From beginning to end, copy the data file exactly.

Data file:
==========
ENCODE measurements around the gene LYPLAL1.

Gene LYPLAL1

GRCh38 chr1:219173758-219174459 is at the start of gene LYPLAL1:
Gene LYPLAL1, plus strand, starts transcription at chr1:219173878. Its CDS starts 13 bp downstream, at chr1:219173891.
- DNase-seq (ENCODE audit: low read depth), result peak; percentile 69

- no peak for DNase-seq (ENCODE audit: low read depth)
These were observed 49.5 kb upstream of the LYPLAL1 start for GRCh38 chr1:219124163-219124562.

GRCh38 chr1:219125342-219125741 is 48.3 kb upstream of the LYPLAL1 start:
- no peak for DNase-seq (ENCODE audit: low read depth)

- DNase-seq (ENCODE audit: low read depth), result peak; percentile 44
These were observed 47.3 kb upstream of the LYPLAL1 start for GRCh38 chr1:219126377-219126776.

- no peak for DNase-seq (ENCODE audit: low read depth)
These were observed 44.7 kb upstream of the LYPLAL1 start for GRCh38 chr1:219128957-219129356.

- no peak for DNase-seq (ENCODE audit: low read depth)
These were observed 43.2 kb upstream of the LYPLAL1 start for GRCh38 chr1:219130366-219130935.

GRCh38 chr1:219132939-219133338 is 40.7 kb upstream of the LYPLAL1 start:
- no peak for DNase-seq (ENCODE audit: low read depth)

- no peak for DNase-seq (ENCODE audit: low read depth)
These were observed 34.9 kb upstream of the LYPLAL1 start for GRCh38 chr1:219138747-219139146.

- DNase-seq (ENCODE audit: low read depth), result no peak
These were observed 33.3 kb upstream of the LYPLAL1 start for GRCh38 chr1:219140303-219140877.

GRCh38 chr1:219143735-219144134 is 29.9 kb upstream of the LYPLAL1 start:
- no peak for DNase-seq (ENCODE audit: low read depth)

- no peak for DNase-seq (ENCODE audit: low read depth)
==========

ENCODE measurements around the gene LYPLAL1.

Gene LYPLAL1

GRCh38 chr1:219173758-219174459 is at the start of gene LYPLAL1:
Gene LYPLAL1, plus strand, starts transcription at chr1:219173878. Its CDS starts 13 bp downstream, at chr1:219173891.
- DNase-seq (ENCODE audit: low read depth), result peak; percentile 69

- no peak for DNase-seq (ENCODE audit: low read depth)
These were observed 49.5 kb upstream of the LYPLAL1 start for GRCh38 chr1:219124163-219124562.

GRCh38 chr1:219125342-219125741 is 48.3 kb upstream of the LYPLAL1 start:
- no peak for DNase-seq (ENCODE audit: low read depth)

- DNase-seq (ENCODE audit: low read depth), result peak; percentile 44
These were observed 47.3 kb upstream of the LYPLAL1 start for GRCh38 chr1:219126377-219126776.

- no peak for DNase-seq (ENCODE audit: low read depth)
These were observed 44.7 kb upstream of the LYPLAL1 start for GRCh38 chr1:219128957-219129356.

- no peak for DNase-seq (ENCODE audit: low read depth)
These were observed 43.2 kb upstream of the LYPLAL1 start for GRCh38 chr1:219130366-219130935.

GRCh38 chr1:219132939-219133338 is 40.7 kb upstream of the LYPLAL1 start:
- no peak for DNase-seq (ENCODE audit: low read depth)

- no peak for DNase-seq (ENCODE audit: low read depth)
These were observed 34.9 kb upstream of the LYPLAL1 start for GRCh38 chr1:219138747-219139146.

- DNase-seq (ENCODE audit: low read depth), result no peak
These were observed 33.3 kb upstream of the LYPLAL1 start for GRCh38 chr1:219140303-219140877.

GRCh38 chr1:219143735-219144134 is 29.9 kb upstream of the LYPLAL1 start:
- no peak for DNase-seq (ENCODE audit: low read depth)

- no peak for DNase-seq (ENCODE audit: low read depth)